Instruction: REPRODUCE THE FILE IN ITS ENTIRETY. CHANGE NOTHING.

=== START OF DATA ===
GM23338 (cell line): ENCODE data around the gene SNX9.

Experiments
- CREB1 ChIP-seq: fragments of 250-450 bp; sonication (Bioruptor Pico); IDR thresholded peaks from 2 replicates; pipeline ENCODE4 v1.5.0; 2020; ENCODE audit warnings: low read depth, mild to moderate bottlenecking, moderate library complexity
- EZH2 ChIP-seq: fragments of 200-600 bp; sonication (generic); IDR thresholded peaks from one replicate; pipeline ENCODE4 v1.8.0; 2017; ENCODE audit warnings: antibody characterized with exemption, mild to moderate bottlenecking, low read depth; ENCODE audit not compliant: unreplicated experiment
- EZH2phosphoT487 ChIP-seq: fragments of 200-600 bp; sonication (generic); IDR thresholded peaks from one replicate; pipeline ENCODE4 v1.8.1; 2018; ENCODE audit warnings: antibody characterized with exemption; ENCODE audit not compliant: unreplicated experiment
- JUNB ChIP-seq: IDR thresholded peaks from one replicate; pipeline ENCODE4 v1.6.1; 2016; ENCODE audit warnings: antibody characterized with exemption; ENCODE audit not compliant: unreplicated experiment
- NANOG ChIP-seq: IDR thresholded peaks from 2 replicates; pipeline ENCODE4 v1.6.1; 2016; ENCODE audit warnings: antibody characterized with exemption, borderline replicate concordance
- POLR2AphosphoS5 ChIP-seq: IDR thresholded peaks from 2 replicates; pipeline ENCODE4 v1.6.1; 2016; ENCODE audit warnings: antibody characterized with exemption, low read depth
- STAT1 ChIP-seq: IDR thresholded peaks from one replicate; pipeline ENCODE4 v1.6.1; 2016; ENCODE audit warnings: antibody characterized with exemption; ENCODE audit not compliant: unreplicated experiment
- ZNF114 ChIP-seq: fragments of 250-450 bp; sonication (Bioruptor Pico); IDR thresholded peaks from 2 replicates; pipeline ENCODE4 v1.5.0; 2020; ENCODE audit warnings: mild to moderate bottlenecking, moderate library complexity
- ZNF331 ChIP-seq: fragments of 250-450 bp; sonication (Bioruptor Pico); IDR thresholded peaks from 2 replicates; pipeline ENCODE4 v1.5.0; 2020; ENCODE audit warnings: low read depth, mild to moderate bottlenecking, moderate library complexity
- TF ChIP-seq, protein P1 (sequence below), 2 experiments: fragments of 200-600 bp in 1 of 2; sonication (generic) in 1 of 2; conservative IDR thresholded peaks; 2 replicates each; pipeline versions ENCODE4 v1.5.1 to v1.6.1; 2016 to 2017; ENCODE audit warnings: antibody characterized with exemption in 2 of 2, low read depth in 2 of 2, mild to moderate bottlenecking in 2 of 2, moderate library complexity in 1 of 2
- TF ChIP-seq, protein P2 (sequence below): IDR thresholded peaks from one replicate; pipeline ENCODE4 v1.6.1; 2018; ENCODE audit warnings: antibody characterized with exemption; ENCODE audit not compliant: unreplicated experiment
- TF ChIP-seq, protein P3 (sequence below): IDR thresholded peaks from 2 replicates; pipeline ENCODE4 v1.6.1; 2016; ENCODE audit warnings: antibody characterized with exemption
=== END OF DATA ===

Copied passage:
GM23338 (cell line): ENCODE data around the gene SNX9.

Experiments
- CREB1 ChIP-seq: fragments of 250-450 bp; sonication (Bioruptor Pico); IDR thresholded peaks from 2 replicates; pipeline ENCODE4 v1.5.0; 2020; ENCODE audit warnings: low read depth, mild to moderate bottlenecking, moderate library complexity
- EZH2 ChIP-seq: fragments of 200-600 bp; sonication (generic); IDR thresholded peaks from one replicate; pipeline ENCODE4 v1.8.0; 2017; ENCODE audit warnings: antibody characterized with exemption, mild to moderate bottlenecking, low read depth; ENCODE audit not compliant: unreplicated experiment
- EZH2phosphoT487 ChIP-seq: fragments of 200-600 bp; sonication (generic); IDR thresholded peaks from one replicate; pipeline ENCODE4 v1.8.1; 2018; ENCODE audit warnings: antibody characterized with exemption; ENCODE audit not compliant: unreplicated experiment
- JUNB ChIP-seq: IDR thresholded peaks from one replicate; pipeline ENCODE4 v1.6.1; 2016; ENCODE audit warnings: antibody characterized with exemption; ENCODE audit not compliant: unreplicated experiment
- NANOG ChIP-seq: IDR thresholded peaks from 2 replicates; pipeline ENCODE4 v1.6.1; 2016; ENCODE audit warnings: antibody characterized with exemption, borderline replicate concordance
- POLR2AphosphoS5 ChIP-seq: IDR thresholded peaks from 2 replicates; pipeline ENCODE4 v1.6.1; 2016; ENCODE audit warnings: antibody characterized with exemption, low read depth
- STAT1 ChIP-seq: IDR thresholded peaks from one replicate; pipeline ENCODE4 v1.6.1; 2016; ENCODE audit warnings: antibody characterized with exemption; ENCODE audit not compliant: unreplicated experiment
- ZNF114 ChIP-seq: fragments of 250-450 bp; sonication (Bioruptor Pico); IDR thresholded peaks from 2 replicates; pipeline ENCODE4 v1.5.0; 2020; ENCODE audit warnings: mild to moderate bottlenecking, moderate library complexity
- ZNF331 ChIP-seq: fragments of 250-450 bp; sonication (Bioruptor Pico); IDR thresholded peaks from 2 replicates; pipeline ENCODE4 v1.5.0; 2020; ENCODE audit warnings: low read depth, mild to moderate bottlenecking, moderate library complexity
- TF ChIP-seq, protein P1 (sequence below), 2 experiments: fragments of 200-600 bp in 1 of 2; sonication (generic) in 1 of 2; conservative IDR thresholded peaks; 2 replicates each; pipeline versions ENCODE4 v1.5.1 to v1.6.1; 2016 to 2017; ENCODE audit warnings: antibody characterized with exemption in 2 of 2, low read depth in 2 of 2, mild to moderate bottlenecking in 2 of 2, moderate library complexity in 1 of 2
- TF ChIP-seq, protein P2 (sequence below): IDR thresholded peaks from one replicate; pipeline ENCODE4 v1.6.1; 2018; ENCODE audit warnings: antibody characterized with exemption; ENCODE audit not compliant: unreplicated experiment
- TF ChIP-seq, protein P3 (sequence below): IDR thresholded peaks from 2 replicates; pipeline ENCODE4 v1.6.1; 2016; ENCODE audit warnings: antibody characterized with exemption